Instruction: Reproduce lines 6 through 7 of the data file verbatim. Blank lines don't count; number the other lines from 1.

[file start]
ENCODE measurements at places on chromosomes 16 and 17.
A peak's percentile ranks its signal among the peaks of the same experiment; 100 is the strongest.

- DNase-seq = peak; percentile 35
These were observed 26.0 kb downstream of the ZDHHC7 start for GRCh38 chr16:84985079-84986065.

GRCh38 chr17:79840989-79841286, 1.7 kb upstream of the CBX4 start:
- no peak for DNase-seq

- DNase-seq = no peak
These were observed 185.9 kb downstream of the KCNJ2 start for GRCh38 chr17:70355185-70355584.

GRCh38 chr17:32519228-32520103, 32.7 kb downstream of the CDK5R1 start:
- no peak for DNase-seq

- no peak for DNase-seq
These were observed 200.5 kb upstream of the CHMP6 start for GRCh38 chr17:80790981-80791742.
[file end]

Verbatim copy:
- no peak for DNase-seq

- DNase-seq = no peak